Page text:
Working at this does a few things. It tells you if the client really cares about their objectives. Do they really matter, or are they aiming for something they think they ‘ought’ to do? It shows whether what they’re trying to do serves a long-standing sense of value. It also reveals something deeper about the client as a human being. What’s emerging for them in their life?
Let me expand on the last point a little.
I find it helpful to see the objectives within the larger context of the person’s life, where possible. Why these objectives, and why now? In my reflections I wonder about a couple of questions that serve as a guiding light:
- How will meeting these objectives help the person be more who they’re meant to be?
- How will it help them do more of what they’re here to do?
Of course, I don’t want to just have a guess, so finding a plain-speaking way to talk about this is key. It can add a whole new dimension to the coaching. It’s also very practical in that it brings in a level of motivation, empowerment and creativity that goes a long way towards helping clients meet their objectives. And, it can help sustain clients through bumpy patches.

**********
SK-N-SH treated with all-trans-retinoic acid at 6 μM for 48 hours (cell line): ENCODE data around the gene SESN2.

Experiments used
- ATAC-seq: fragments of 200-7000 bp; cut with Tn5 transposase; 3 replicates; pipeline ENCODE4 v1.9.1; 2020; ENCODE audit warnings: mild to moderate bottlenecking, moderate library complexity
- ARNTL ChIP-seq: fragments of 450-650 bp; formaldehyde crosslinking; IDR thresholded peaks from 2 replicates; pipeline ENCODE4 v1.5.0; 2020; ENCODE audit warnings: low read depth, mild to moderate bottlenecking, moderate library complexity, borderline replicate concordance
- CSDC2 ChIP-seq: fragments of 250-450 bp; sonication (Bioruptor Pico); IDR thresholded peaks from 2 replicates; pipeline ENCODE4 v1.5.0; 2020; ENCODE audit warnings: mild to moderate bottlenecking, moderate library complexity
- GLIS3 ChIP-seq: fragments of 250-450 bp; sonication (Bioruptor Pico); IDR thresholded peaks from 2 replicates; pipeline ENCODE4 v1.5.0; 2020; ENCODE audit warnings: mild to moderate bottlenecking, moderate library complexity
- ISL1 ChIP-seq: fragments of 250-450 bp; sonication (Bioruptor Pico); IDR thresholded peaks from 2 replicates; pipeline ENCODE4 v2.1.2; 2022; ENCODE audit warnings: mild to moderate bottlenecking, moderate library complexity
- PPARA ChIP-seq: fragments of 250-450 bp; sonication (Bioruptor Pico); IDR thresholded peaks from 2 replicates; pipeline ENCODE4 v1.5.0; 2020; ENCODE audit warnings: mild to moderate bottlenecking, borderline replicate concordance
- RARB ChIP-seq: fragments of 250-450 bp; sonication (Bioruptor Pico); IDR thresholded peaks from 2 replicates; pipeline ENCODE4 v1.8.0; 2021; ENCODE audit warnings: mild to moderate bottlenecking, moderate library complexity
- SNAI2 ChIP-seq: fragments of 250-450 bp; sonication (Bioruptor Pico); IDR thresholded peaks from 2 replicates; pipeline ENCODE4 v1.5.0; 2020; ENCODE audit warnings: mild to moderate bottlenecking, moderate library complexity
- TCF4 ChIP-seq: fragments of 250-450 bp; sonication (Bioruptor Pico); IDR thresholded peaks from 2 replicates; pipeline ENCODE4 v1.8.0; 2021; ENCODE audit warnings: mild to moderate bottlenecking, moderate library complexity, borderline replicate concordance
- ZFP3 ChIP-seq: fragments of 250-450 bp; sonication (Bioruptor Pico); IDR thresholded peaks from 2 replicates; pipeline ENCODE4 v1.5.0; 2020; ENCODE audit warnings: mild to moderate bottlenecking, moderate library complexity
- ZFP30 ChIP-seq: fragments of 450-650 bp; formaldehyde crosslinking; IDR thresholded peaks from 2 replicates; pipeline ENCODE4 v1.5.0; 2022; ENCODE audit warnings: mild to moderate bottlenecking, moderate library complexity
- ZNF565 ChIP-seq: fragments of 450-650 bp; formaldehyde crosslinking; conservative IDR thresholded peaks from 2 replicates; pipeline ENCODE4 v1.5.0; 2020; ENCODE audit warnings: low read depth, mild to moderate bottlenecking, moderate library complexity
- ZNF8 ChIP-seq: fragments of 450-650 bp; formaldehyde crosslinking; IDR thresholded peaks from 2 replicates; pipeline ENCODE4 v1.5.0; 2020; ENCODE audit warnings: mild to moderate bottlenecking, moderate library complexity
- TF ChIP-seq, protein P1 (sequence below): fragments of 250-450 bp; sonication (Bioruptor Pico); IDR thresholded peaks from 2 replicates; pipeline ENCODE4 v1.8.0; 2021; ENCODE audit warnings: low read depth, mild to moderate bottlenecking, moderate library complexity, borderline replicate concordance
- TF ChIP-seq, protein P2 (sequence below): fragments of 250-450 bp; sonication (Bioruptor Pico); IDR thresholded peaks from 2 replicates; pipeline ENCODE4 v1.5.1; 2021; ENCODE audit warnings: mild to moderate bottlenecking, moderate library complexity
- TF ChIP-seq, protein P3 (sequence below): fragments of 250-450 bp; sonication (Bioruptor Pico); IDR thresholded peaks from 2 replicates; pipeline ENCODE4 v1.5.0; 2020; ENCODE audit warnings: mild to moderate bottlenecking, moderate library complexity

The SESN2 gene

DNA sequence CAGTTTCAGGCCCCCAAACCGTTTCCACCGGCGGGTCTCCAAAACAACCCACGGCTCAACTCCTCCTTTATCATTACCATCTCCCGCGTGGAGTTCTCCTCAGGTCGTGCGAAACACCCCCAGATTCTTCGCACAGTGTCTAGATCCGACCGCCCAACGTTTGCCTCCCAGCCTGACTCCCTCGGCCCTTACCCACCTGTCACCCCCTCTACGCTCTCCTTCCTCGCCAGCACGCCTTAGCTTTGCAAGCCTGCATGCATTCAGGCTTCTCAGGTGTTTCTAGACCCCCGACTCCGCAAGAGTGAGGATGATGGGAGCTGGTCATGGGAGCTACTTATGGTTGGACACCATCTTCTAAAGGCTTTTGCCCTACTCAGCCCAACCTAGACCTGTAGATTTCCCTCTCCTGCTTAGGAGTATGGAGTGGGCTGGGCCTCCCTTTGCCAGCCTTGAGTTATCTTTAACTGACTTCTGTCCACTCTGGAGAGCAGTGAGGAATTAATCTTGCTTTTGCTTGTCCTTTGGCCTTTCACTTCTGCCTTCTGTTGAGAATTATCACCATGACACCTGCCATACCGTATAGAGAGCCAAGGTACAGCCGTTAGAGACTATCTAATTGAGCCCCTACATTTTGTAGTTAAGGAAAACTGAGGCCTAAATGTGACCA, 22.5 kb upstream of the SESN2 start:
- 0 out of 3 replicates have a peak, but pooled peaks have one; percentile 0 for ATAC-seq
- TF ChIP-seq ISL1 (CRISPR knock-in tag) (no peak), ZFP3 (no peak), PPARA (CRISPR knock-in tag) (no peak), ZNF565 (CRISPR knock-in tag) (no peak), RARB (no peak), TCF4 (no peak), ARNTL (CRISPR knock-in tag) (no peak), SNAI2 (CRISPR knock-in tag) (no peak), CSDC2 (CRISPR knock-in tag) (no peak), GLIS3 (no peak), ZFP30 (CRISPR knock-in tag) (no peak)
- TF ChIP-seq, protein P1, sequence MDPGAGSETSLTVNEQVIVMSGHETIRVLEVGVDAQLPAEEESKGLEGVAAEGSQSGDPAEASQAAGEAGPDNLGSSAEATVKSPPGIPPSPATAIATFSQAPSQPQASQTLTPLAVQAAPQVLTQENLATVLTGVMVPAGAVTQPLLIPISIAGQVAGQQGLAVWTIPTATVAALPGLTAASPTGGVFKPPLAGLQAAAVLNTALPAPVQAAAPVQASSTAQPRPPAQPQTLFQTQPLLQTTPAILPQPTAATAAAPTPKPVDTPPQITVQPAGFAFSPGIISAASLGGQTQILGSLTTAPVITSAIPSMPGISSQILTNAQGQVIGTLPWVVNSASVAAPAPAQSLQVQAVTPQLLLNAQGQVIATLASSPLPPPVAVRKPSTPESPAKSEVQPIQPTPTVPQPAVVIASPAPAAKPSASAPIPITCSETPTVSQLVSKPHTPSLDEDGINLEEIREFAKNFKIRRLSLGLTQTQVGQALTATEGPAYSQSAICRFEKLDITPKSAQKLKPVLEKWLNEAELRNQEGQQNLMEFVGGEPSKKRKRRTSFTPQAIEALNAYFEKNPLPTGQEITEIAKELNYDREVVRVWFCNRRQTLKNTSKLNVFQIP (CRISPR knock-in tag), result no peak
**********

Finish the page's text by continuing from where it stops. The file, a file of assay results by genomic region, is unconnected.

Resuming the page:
In the past I struggled to find the words to help some clients go there… this stuff can feel a little ‘woo woo’!
so, How to bring this in?
Years of trial, error and awkward moments have given me some straightforward questions that I now use in every single coaching session. I use them at the start of the session when reconnecting with the overall goals for the series, and when unpacking the session goal. Any and every client I have worked with for as long as I can remember can (and usually will) answer in a way that brings to life that deeper agenda. I start with something like this…
“If you can make a meaningful step forward on these goals, why will that be so important for you?”
Simple. But I sometimes need to ask more than once until I get to the ‘level’ I’m really curious about, so I follow up with another…
“If you can really do this, why will it be so important for you, given where you are in your life right now? And don’t just talk to me about work, talk to me about you as person.”
And, if necessary, another…
“So tell me, why will that really matter to you?”